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Rock Mass Classification of Chalk Marl in the UK Channel Tunnels Using Q

  • Nick Barton
  • Colin Warren
Chapter

Abstract

The Q-system for rockmass, core and tunnel logging was used extensively in the TransManche Link TBM tunnelling, and also in a consortium claim against owner Eurotunnel in the early 1990s. In this connection, the Q-system was also used by the first author for logging precedent conditions in local tunnels in chalk marl, and by the construction consortium on a continuous basis in the TBM service and running tunnels. Although chalk marl is nearly at the weakest end of the strength spectrum for rock (mean UCS ≈ 6 MPa), its distinctly bedded and jointed nature makes it quite amenable to classification by rock mass quality descriptors, such as the Q-system. The steeply dipping jointing and sub-horizontal bedding was Q-logged and photographed in the partly flooded Beaumont (Abbots Cliff) TBM tunnel, and in the Terlingham water tunnel, prior to Q-analysis of core logs and core box photographs from the PB series of eight marine core drillings. Mean Q-values were 3.4, 10.6 and 12.6 respectively. The Grey Chalk seen in the cliff exposures at Shakespeare indicated Q-values in the range 4–33. Jointing appears to have been similar in the significantly weaker underlying chalk marl, where permeabilities of about 1–20 Lugeons in an otherwise very impermeable matrix also indicated the presence of extensive jointing. The jointed and bedded nature of chalk marl, as experienced in the Beaumont, Terlingham and Channel Tunnels, resulted in a lot of distinctly discontinuous as opposed to continuum behaviour. Overbreak was marked where joint sets, bedding joints and an unfavourable tunnel direction combined to give the necessary degrees of freedom for block release. The inevitability of block release problems was increased by the relatively smooth and planar character of the joints and by the destabilising effect of high pore pressures in the case of the sub-sea sections of the Channel Tunnel having low rock cover and higher connectivity.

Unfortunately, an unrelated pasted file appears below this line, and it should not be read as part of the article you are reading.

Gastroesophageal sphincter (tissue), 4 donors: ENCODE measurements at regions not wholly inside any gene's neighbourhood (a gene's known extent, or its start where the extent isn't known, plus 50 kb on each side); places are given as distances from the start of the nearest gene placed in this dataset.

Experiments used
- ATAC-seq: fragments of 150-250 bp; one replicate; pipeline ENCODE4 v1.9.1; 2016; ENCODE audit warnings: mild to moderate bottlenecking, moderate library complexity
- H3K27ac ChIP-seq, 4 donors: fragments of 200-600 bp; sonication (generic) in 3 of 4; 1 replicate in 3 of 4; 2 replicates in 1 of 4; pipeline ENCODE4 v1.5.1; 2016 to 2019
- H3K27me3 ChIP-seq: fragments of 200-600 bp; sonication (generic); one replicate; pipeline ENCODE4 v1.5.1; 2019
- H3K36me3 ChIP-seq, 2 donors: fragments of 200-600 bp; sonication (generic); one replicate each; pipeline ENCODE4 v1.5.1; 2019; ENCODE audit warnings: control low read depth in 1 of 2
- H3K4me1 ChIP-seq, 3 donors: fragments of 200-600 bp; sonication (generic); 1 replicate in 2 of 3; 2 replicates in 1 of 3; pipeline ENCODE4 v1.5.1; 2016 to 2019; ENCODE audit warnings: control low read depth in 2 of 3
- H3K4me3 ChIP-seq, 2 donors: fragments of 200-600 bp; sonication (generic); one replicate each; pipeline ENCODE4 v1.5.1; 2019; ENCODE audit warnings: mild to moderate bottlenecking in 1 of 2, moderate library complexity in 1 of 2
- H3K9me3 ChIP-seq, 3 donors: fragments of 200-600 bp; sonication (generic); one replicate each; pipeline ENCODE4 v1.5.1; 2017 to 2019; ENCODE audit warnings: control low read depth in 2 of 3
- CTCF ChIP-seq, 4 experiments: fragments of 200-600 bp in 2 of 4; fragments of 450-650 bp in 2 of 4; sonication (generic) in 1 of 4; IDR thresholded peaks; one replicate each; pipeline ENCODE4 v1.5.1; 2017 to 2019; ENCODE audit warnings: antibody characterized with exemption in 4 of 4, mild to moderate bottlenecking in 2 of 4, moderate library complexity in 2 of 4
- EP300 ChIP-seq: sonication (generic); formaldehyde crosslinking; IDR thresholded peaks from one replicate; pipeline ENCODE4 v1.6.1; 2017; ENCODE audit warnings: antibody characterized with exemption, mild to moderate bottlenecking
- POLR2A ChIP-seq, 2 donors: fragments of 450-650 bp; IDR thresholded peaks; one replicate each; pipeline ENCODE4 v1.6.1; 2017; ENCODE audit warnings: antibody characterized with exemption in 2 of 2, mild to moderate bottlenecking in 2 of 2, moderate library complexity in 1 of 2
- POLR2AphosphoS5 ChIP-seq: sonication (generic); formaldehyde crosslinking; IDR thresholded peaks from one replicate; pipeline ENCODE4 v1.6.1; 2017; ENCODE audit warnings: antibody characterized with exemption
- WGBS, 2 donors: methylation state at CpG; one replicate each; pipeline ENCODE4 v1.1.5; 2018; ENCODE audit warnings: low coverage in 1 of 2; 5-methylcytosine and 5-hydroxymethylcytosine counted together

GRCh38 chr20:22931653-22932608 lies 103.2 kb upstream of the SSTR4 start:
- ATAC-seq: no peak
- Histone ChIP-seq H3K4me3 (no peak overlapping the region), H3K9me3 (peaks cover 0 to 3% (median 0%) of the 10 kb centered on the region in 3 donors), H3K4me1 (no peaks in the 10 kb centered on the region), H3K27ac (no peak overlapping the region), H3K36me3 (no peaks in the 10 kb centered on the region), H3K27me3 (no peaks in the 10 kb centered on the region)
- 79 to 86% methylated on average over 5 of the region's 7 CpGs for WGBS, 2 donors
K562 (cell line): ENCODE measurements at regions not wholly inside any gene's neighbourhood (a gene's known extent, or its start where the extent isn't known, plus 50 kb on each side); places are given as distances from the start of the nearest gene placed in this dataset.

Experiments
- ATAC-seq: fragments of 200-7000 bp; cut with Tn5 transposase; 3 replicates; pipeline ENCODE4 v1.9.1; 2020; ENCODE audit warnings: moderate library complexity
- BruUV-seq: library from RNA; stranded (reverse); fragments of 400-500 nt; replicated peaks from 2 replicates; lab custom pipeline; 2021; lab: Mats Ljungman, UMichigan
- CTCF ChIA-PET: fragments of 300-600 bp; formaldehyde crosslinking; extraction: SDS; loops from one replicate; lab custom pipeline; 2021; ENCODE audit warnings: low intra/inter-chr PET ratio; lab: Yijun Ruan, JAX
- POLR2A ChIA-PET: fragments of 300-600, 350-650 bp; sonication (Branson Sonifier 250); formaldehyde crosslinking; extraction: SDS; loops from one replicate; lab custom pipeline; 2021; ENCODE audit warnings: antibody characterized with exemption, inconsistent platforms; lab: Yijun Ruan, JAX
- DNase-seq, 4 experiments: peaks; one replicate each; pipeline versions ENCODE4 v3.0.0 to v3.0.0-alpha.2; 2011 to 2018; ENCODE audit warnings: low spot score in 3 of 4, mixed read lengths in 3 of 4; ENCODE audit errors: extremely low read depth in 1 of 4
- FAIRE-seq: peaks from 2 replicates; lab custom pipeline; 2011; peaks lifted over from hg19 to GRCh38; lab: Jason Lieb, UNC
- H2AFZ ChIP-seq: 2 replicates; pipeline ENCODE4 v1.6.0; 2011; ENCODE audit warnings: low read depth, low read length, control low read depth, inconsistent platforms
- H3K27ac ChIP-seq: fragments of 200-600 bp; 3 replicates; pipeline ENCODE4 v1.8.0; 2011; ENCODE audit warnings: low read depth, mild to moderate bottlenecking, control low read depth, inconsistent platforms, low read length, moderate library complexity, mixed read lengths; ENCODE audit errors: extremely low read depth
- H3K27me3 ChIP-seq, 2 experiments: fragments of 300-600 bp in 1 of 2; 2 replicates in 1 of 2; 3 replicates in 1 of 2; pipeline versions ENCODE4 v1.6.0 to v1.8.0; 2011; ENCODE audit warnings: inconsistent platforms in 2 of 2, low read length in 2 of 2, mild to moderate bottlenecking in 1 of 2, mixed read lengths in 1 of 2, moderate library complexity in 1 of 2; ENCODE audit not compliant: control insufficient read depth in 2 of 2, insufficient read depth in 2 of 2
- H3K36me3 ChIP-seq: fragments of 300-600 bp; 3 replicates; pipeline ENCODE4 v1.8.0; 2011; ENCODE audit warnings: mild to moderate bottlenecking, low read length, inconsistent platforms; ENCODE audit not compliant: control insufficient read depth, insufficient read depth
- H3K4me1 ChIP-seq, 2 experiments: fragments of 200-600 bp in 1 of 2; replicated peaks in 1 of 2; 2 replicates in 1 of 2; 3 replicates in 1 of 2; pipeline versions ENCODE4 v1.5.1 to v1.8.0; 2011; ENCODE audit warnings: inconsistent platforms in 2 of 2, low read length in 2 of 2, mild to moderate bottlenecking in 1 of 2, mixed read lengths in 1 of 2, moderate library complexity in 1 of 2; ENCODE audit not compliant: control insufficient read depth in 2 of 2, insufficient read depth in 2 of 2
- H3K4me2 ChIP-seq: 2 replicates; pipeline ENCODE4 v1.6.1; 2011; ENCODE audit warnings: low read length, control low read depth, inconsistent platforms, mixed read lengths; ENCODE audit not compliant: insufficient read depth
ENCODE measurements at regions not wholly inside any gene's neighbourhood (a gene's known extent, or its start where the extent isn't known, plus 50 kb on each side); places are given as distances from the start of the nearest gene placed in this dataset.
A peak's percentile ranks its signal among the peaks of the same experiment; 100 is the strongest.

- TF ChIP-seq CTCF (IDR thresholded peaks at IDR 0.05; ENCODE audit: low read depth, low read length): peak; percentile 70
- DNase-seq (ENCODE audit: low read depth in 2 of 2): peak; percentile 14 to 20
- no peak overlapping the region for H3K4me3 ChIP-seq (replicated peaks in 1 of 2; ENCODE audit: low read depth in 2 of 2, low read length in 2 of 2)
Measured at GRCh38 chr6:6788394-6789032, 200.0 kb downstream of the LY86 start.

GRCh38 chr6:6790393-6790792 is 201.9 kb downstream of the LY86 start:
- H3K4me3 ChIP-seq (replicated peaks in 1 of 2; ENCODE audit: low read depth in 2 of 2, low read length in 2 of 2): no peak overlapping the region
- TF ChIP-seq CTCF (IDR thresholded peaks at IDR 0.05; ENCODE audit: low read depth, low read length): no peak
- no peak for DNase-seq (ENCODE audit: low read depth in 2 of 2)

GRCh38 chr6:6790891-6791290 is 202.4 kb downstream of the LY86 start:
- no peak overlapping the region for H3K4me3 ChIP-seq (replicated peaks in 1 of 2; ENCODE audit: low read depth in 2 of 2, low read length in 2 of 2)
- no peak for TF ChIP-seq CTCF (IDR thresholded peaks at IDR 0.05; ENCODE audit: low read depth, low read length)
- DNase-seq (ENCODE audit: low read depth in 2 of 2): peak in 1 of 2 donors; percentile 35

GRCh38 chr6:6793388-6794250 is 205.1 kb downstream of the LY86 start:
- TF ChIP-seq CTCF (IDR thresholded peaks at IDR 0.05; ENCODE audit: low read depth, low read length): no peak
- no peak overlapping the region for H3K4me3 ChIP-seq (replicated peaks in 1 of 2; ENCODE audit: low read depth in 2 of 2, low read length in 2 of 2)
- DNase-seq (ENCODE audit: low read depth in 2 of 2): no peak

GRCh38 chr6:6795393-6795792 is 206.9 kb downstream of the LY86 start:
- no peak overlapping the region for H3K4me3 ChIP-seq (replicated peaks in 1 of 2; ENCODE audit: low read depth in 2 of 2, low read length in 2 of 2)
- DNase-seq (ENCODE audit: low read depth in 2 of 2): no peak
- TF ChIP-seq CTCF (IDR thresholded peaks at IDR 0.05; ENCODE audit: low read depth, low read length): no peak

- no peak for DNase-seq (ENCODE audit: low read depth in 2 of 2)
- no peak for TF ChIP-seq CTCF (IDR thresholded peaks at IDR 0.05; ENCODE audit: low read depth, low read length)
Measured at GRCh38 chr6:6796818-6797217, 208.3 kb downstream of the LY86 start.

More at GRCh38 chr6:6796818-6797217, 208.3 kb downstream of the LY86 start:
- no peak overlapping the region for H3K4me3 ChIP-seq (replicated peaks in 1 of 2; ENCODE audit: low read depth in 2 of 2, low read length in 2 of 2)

Keywords

Q-value Chalk marl Jointing, overbreak TBM Permeability P-wave velocity 

Notes

Acknowledgements

The work described in this chapter was performed for Geo-Engineering who were under contract for Eurotunnel. The permission of Eurotunnel and of Dr John Sharp of Geo-Engineering to publish this comprehensive analysis is gratefully acknowledged.

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Copyright information

© Springer Nature Switzerland AG 2020

Authors and Affiliations

  • Nick Barton
    • 1
  • Colin Warren
    • 2
  1. 1.Nick Barton & Associates – Formerly Norwegian Geotechnical InstituteOsloNorway
  2. 2.Warren Geotechnical Associates, Surrey, UK – formerly Sir William Halcrow and PartnersLondonUK

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